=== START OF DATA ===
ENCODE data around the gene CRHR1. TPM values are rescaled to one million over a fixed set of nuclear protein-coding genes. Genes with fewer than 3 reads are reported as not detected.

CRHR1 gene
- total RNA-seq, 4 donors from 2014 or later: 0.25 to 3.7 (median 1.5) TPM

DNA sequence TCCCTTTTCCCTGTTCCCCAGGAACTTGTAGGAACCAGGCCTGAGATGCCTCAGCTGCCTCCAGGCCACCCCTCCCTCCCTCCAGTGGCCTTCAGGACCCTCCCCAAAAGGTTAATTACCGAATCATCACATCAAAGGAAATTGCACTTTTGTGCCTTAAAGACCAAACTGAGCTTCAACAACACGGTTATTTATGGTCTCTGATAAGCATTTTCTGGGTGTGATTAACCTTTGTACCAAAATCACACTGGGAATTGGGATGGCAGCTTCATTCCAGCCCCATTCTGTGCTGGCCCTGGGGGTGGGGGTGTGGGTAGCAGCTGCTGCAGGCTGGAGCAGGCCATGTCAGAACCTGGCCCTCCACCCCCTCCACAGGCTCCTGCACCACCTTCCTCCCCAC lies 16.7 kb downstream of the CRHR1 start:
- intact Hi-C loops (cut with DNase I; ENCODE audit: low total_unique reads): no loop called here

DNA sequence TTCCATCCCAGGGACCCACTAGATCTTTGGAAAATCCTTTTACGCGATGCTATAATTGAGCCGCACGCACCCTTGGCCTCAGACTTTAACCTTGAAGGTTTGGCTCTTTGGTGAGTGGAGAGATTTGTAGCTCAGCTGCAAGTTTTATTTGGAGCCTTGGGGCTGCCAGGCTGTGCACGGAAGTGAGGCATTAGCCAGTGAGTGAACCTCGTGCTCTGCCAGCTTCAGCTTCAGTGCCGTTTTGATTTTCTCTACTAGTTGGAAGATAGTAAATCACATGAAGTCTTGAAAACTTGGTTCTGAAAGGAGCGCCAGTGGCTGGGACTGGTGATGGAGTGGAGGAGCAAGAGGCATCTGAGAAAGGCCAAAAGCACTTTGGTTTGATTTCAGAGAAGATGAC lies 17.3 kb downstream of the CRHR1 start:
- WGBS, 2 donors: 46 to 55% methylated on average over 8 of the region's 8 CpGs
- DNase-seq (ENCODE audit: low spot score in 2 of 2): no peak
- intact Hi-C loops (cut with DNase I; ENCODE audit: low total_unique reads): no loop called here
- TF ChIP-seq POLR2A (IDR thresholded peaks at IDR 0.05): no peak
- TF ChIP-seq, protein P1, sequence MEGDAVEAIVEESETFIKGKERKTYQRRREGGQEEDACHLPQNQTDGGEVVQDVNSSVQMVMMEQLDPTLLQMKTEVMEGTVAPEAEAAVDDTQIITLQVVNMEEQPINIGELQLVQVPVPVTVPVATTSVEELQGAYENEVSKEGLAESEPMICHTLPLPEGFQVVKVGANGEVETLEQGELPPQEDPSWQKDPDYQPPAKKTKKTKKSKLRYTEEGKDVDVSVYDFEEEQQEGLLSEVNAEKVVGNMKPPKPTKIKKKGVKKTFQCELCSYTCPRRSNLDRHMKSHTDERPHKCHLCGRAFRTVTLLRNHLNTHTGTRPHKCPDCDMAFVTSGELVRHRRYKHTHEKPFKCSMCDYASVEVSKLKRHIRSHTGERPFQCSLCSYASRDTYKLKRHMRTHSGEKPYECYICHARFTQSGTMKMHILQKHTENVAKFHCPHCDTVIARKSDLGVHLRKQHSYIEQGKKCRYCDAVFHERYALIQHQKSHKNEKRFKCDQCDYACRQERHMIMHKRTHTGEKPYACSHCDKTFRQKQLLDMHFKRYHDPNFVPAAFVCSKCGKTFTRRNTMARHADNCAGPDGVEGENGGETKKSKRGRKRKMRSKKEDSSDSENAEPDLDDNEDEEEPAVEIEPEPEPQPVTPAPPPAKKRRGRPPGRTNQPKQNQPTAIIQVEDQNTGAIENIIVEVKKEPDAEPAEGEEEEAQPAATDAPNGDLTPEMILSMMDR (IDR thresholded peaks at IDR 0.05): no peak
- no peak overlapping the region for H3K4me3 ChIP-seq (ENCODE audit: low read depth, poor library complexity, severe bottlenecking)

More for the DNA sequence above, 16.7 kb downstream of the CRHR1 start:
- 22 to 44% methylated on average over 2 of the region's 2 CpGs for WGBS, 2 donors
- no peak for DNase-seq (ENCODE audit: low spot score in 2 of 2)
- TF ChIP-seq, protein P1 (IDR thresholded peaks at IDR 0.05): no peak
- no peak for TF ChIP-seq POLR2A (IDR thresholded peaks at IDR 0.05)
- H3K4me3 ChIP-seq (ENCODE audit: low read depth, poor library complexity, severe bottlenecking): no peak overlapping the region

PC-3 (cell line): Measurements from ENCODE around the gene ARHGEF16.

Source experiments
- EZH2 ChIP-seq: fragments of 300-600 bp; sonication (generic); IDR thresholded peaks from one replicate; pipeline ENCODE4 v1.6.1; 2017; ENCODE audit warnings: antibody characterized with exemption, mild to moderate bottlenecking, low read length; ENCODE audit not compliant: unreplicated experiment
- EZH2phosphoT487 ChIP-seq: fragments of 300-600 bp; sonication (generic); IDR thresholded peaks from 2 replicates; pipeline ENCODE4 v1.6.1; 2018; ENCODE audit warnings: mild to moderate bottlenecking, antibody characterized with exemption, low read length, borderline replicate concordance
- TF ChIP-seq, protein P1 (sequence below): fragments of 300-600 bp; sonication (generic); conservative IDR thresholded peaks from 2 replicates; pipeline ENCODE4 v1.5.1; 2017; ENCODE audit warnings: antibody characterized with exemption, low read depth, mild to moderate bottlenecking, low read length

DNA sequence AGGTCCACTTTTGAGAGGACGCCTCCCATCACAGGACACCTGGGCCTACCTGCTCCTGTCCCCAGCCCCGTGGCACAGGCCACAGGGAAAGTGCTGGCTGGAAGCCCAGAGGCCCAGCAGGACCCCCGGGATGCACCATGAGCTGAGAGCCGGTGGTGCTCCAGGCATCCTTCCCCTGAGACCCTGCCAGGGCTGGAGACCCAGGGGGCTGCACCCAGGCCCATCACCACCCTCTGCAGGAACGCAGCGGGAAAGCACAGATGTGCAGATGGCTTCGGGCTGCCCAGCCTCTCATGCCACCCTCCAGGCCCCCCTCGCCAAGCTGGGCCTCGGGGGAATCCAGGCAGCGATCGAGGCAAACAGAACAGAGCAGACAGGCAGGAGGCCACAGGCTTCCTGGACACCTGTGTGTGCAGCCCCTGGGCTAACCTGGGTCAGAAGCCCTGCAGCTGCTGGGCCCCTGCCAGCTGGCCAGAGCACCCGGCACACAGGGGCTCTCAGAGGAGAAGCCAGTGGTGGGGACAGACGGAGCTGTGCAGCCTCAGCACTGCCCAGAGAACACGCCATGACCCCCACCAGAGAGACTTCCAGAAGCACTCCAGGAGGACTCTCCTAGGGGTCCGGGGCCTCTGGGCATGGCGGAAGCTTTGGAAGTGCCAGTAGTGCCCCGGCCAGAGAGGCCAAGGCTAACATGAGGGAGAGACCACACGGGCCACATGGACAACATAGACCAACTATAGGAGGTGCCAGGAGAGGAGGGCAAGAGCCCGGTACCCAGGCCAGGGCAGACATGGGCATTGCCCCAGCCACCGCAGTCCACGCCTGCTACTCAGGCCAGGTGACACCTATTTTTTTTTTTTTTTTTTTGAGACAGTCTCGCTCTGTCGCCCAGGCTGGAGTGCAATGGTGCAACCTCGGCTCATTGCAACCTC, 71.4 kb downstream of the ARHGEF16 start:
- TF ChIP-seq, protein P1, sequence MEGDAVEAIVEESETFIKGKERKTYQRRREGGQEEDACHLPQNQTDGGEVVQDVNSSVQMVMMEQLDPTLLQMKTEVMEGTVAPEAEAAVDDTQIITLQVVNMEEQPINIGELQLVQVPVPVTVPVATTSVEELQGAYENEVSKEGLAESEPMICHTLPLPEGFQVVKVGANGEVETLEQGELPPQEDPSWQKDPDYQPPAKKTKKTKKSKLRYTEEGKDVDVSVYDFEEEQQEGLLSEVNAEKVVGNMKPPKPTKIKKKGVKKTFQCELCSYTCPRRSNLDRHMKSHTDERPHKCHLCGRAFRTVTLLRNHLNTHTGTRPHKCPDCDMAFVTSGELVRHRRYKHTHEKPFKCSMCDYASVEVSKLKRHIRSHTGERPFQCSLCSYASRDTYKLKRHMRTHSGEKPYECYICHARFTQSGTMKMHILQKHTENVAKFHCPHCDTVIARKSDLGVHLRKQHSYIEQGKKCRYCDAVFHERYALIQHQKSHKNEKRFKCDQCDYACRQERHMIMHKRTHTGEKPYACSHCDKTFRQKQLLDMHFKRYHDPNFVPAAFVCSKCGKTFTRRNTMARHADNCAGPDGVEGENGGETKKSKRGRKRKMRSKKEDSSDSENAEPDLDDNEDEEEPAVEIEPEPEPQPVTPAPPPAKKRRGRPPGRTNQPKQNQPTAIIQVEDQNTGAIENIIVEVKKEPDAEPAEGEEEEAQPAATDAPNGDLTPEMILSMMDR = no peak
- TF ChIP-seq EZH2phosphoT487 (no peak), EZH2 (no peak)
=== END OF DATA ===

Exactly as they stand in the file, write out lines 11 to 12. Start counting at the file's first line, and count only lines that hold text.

- TF ChIP-seq, protein P1, sequence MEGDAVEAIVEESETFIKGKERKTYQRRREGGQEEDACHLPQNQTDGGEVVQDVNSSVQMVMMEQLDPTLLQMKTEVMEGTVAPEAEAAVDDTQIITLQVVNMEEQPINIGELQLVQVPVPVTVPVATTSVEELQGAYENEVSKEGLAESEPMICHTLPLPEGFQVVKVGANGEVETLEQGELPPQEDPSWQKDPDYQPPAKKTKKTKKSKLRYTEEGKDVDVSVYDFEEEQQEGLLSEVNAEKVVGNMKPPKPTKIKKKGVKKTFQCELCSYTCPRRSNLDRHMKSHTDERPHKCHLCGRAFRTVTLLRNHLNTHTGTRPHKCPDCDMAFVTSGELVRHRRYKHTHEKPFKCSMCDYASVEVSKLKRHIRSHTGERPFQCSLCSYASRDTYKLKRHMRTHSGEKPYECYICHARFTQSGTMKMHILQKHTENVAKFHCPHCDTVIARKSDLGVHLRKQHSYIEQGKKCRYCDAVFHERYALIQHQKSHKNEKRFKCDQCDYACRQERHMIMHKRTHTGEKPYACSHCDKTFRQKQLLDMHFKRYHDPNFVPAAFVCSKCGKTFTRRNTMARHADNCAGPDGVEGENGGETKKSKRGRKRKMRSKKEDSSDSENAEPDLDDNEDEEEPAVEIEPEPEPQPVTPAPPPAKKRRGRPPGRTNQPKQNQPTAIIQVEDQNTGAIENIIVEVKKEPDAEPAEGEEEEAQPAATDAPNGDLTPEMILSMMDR (IDR thresholded peaks at IDR 0.05): no peak
- no peak overlapping the region for H3K4me3 ChIP-seq (ENCODE audit: low read depth, poor library complexity, severe bottlenecking)